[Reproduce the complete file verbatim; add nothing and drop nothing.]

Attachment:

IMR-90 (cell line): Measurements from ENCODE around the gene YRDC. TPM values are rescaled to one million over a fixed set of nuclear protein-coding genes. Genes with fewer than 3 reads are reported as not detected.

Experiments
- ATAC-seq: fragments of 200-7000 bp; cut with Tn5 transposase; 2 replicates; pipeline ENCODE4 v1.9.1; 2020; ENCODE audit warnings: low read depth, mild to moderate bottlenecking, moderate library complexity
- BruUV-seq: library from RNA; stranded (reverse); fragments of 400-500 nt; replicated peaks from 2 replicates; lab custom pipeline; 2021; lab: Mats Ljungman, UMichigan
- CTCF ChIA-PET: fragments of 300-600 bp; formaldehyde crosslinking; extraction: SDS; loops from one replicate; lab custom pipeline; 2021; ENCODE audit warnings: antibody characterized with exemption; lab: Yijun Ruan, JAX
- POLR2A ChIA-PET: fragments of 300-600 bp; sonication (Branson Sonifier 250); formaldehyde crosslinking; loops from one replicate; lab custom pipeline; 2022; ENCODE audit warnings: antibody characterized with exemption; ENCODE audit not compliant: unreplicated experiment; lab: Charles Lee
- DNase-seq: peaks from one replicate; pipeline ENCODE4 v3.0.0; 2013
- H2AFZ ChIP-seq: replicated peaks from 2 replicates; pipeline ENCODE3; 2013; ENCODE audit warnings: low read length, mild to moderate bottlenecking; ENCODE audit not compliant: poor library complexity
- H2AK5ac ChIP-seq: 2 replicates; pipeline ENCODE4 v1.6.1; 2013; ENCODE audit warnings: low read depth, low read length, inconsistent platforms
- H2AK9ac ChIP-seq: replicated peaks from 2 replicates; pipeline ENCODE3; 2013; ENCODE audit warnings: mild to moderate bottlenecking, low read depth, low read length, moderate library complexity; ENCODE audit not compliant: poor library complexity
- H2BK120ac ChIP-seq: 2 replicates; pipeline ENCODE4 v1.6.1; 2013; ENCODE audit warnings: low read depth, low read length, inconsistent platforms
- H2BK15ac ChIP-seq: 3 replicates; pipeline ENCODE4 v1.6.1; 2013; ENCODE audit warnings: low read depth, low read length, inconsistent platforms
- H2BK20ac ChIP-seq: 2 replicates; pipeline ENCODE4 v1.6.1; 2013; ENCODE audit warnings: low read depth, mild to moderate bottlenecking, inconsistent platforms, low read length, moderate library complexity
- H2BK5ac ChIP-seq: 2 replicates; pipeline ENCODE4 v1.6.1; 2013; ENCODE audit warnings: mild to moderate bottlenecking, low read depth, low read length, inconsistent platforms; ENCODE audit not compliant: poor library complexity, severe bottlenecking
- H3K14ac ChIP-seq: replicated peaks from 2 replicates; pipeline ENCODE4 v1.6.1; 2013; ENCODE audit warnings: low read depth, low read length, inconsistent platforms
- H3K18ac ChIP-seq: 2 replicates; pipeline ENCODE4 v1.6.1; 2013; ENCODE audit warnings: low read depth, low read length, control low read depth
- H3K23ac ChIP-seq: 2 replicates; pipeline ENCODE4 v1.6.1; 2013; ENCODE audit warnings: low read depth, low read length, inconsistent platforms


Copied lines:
IMR-90 (cell line): Measurements from ENCODE around the gene YRDC. TPM values are rescaled to one million over a fixed set of nuclear protein-coding genes. Genes with fewer than 3 reads are reported as not detected.

Experiments
- ATAC-seq: fragments of 200-7000 bp; cut with Tn5 transposase; 2 replicates; pipeline ENCODE4 v1.9.1; 2020; ENCODE audit warnings: low read depth, mild to moderate bottlenecking, moderate library complexity
- BruUV-seq: library from RNA; stranded (reverse); fragments of 400-500 nt; replicated peaks from 2 replicates; lab custom pipeline; 2021; lab: Mats Ljungman, UMichigan
- CTCF ChIA-PET: fragments of 300-600 bp; formaldehyde crosslinking; extraction: SDS; loops from one replicate; lab custom pipeline; 2021; ENCODE audit warnings: antibody characterized with exemption; lab: Yijun Ruan, JAX
- POLR2A ChIA-PET: fragments of 300-600 bp; sonication (Branson Sonifier 250); formaldehyde crosslinking; loops from one replicate; lab custom pipeline; 2022; ENCODE audit warnings: antibody characterized with exemption; ENCODE audit not compliant: unreplicated experiment; lab: Charles Lee
- DNase-seq: peaks from one replicate; pipeline ENCODE4 v3.0.0; 2013
- H2AFZ ChIP-seq: replicated peaks from 2 replicates; pipeline ENCODE3; 2013; ENCODE audit warnings: low read length, mild to moderate bottlenecking; ENCODE audit not compliant: poor library complexity
- H2AK5ac ChIP-seq: 2 replicates; pipeline ENCODE4 v1.6.1; 2013; ENCODE audit warnings: low read depth, low read length, inconsistent platforms
- H2AK9ac ChIP-seq: replicated peaks from 2 replicates; pipeline ENCODE3; 2013; ENCODE audit warnings: mild to moderate bottlenecking, low read depth, low read length, moderate library complexity; ENCODE audit not compliant: poor library complexity
- H2BK120ac ChIP-seq: 2 replicates; pipeline ENCODE4 v1.6.1; 2013; ENCODE audit warnings: low read depth, low read length, inconsistent platforms
- H2BK15ac ChIP-seq: 3 replicates; pipeline ENCODE4 v1.6.1; 2013; ENCODE audit warnings: low read depth, low read length, inconsistent platforms
- H2BK20ac ChIP-seq: 2 replicates; pipeline ENCODE4 v1.6.1; 2013; ENCODE audit warnings: low read depth, mild to moderate bottlenecking, inconsistent platforms, low read length, moderate library complexity
- H2BK5ac ChIP-seq: 2 replicates; pipeline ENCODE4 v1.6.1; 2013; ENCODE audit warnings: mild to moderate bottlenecking, low read depth, low read length, inconsistent platforms; ENCODE audit not compliant: poor library complexity, severe bottlenecking
- H3K14ac ChIP-seq: replicated peaks from 2 replicates; pipeline ENCODE4 v1.6.1; 2013; ENCODE audit warnings: low read depth, low read length, inconsistent platforms
- H3K18ac ChIP-seq: 2 replicates; pipeline ENCODE4 v1.6.1; 2013; ENCODE audit warnings: low read depth, low read length, control low read depth
- H3K23ac ChIP-seq: 2 replicates; pipeline ENCODE4 v1.6.1; 2013; ENCODE audit warnings: low read depth, low read length, inconsistent platforms